Chapter 8:

Time, Death & Last Looks

As the years went by Johnnyís old pickup truck became such an integral part of our daily existence that we sort of thought of it as a family member.

Our grandpa, who lived right down the road, became so accustomed to the rattles and creaks the old truck made as it passed his house he would comment when he heard it coming. He was blind and wore a hearing aid but was still able to recognize it if he happened to be on his front porch.

"Well, there goes Johnny in that hoopie of his. He drives that thing too dang fast, you know. Why, he give me a ride down to the beer joint the other day and I could tell we was fairly a Ďflyin."

"How fast were you going, Grandaddy?" I asked.

"He told me we was making 45 mile an hour. Now, you know dang well that boy ainít got no cause to be going nowhere in that blamed big a hurry! Itís foolishness if you ask me."

"Well, Grandaddy, people drive faster than that all the time nowadays," I tried to explain.

"Maybe so, but folks git their dang fool necks broke doing it, too." he replied. I sensed he was pretty adamant about the subject, so I simply sat silently as he puffed his corncob pipe, not wanting to say anything which may have sounded argumentative.

A few moments passed and Grandpa spoke again.

"When I was a young man we only went to town once or twice a year, to lay in provisions and to buy seed and such. We were too busy working to be running up and down the road all the time. Of course, there werenít no roads to speak of back then - just some crooked wagon tracks and some cow trails here and there," he reminisced.

"My brother Joe won himself an automobile at a drawing they had at the picture show over in Three Rivers one time. He didnít know how to drive the thing so somebody had to get it started for him and show him how to work it," he continued.

"Did he ever learn to drive it?" I asked, never having heard the story before. I donít know if Grandaddy didnít hear the question or if he simply ignored it. Nonetheless, he kept talking as though he were speaking to someone else - someone I couldn't see.

"He learned pretty fast, I reckon. Once the contraption started moving he steered down along the riverbottoms all the way home. He done that because the land is generally pretty flat and level there and itís mostly clear between the big cottonwoods, you know."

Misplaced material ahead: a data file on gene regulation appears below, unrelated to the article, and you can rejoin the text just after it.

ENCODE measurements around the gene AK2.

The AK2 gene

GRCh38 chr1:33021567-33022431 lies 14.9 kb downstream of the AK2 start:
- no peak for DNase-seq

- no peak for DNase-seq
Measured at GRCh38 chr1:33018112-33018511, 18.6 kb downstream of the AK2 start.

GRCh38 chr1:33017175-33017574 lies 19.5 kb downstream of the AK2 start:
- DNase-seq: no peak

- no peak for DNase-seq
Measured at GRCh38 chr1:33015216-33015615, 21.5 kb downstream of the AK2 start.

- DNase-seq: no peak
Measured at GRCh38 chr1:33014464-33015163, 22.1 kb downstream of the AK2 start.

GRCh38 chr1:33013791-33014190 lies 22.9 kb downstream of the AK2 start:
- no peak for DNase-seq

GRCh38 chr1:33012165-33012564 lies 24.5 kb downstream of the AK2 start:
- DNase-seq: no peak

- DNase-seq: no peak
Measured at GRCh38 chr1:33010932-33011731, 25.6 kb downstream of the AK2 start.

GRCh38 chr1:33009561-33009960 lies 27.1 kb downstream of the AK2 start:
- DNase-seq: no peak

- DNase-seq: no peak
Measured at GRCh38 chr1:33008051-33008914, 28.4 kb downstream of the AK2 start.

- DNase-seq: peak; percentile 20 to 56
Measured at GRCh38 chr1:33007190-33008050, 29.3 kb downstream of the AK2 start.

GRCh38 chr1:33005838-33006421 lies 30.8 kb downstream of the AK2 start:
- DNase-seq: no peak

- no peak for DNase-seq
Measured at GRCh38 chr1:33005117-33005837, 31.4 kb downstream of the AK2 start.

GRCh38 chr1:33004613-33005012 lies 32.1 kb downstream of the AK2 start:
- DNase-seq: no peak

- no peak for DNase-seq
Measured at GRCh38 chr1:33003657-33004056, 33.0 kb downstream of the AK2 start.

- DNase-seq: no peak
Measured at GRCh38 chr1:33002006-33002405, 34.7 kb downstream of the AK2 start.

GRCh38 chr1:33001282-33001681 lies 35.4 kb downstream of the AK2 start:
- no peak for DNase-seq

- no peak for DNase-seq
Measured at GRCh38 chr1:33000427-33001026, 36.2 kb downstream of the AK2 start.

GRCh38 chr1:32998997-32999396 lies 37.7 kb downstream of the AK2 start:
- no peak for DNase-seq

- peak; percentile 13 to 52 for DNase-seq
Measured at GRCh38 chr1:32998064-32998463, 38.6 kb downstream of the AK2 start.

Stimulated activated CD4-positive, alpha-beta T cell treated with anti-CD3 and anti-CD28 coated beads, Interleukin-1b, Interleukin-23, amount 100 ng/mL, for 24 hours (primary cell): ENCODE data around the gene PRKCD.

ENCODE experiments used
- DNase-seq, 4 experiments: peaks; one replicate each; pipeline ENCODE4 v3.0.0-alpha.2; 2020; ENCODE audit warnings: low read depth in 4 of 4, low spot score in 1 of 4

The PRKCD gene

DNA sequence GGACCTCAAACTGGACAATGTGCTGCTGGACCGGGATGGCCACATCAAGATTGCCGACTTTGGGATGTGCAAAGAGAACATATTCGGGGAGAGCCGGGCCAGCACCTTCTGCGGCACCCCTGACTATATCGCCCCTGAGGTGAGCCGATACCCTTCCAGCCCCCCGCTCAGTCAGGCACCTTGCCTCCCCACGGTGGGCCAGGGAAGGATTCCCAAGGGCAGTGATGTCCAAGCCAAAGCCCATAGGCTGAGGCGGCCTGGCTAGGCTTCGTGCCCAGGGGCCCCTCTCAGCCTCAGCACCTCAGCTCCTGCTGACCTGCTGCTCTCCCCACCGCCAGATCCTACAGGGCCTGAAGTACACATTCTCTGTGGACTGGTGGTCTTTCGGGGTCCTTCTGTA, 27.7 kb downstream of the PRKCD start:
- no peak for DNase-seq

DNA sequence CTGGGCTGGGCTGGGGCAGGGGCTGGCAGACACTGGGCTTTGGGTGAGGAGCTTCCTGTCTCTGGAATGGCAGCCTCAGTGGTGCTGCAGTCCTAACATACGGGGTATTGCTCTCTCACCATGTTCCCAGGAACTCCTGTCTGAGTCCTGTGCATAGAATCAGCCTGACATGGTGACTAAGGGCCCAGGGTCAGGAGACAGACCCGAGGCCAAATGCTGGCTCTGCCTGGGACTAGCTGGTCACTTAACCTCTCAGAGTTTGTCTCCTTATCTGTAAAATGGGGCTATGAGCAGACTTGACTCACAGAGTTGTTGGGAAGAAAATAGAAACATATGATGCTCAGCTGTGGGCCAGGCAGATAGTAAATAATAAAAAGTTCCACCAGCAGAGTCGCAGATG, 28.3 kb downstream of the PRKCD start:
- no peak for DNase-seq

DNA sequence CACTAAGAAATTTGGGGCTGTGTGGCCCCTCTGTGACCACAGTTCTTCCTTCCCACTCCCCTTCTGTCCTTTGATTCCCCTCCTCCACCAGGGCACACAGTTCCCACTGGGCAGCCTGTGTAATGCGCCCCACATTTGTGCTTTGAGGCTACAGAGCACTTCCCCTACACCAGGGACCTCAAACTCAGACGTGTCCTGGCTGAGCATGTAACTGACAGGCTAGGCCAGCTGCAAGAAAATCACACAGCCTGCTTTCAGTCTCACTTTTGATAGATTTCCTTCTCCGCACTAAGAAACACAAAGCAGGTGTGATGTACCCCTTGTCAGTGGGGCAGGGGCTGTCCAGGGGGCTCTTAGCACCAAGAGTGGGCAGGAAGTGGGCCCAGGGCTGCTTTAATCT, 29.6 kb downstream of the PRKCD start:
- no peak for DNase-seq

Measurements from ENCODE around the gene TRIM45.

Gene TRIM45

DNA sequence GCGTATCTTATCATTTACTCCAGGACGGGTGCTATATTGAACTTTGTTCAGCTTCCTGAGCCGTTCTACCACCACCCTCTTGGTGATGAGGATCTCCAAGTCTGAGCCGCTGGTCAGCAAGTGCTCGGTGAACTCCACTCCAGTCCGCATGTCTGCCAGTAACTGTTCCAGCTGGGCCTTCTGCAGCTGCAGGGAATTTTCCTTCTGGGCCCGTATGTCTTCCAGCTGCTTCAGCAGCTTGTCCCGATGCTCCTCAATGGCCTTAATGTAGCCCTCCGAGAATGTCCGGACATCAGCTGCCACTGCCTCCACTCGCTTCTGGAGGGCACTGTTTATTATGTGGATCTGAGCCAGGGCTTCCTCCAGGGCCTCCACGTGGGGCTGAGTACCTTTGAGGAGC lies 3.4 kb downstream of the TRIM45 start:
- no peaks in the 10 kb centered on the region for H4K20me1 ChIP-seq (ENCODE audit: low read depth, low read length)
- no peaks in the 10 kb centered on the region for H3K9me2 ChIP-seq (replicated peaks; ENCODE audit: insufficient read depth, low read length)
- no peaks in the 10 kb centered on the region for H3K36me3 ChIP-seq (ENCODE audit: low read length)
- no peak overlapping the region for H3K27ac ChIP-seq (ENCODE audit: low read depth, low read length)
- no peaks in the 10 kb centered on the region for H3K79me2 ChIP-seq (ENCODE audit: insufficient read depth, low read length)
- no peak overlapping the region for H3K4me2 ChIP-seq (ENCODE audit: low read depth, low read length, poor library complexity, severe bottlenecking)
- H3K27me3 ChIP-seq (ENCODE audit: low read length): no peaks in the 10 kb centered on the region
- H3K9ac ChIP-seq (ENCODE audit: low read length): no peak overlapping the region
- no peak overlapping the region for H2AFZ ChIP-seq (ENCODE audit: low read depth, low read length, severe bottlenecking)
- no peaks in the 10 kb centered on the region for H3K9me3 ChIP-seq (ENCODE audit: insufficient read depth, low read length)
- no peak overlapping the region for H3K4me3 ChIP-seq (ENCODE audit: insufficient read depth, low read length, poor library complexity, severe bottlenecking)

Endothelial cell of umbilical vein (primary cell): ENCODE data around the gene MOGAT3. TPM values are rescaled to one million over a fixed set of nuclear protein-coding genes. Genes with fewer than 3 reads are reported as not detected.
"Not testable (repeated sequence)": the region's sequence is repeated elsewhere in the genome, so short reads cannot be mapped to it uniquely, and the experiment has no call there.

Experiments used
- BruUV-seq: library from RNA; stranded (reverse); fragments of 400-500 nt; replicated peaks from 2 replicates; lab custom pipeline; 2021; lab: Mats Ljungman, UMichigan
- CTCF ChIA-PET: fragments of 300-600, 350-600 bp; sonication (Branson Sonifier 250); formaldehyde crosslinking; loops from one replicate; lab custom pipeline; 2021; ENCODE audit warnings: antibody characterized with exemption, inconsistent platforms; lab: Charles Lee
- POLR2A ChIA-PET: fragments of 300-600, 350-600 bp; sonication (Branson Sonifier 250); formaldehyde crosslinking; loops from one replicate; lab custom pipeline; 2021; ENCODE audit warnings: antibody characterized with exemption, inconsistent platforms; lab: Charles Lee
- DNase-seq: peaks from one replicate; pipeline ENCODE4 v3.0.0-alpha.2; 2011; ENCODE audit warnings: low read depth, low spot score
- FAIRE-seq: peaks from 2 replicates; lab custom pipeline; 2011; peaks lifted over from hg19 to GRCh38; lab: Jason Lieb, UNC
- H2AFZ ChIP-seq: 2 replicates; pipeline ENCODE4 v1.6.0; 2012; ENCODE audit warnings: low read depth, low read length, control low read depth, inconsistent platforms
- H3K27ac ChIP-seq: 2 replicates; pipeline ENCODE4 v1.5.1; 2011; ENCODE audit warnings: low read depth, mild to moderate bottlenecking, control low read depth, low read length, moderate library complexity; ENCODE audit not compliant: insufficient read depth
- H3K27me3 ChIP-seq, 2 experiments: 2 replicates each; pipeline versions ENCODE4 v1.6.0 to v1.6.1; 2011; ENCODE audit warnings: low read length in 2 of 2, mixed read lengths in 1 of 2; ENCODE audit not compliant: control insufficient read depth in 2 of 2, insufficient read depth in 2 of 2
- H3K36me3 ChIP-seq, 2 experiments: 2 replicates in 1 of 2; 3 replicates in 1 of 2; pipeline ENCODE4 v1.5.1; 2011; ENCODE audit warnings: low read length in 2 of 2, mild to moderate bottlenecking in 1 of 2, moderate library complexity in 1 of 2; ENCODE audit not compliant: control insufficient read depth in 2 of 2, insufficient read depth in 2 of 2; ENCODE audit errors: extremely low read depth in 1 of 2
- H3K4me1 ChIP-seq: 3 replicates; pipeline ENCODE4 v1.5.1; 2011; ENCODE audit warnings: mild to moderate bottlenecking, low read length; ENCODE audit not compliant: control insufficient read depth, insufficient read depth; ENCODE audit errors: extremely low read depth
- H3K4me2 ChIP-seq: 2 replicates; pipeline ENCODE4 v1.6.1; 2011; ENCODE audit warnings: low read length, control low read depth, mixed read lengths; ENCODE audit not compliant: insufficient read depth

He paused to take three or four long draws on the pipe but got no smoke. The fire had gone out.

"I donít know how in tarnation he ever made it all that way, but he did. When he finally got up here to the house he didnít know how to make the thing stop."

He paused again, struck a match on the concrete porch and relighted his pipe.

My curiosity was aroused by this time and I wanted to hear the rest of the tale.

"So, what ever happened? Did he jump out of it or what?" I asked.

"No, he drove it around and around the place until it finally quit. Run out of gas, I reckon. It made an awful racket and stirred up a helluva commotion. The dogs went plumb crazy. They was barking and howling and chasing that thing. All the youngsters run and hid under their mamaís skirts, afeared fer their lives. He run over three or four good laying hens, spooked the horses and my milkcow wouldnít give down for several days," Grandpa said, his expression completely solemn.

Thinking he was finished talking, I stood and started toward the yard gate. Before I reached it he returned to his original train of thought.

"Thatís whatís wrong with this world today - people are in too blamed big a hurry to git somewheres and in too blamed big a hurry to git back. If they spent all that time tending to their business theyíd be a lot better off if you ask me," he said.

At the time I thought Grandaddyís comments were simply amusing. I couldní t envision a time whenever I would find more wisdom than humor in his words. In my simple world of that day the pressing issue of the moment was whether or not I was going pass into the seventh grade.

Time was a plentiful commodity to me then, like the waters of a huge, placid ocean. There were yet no waves or undercurrents in my life, and it seemed to me that time flowed very slowly. It dribbled and dripped while I longed for the waves to rush in and sweep me from the shore.

Little did I suspect how truly fast it was moving. In that respect I was very much like my blind grandfather sitting on his porch - regardless of whether I realized it or approved, the times were certainly changing all about me.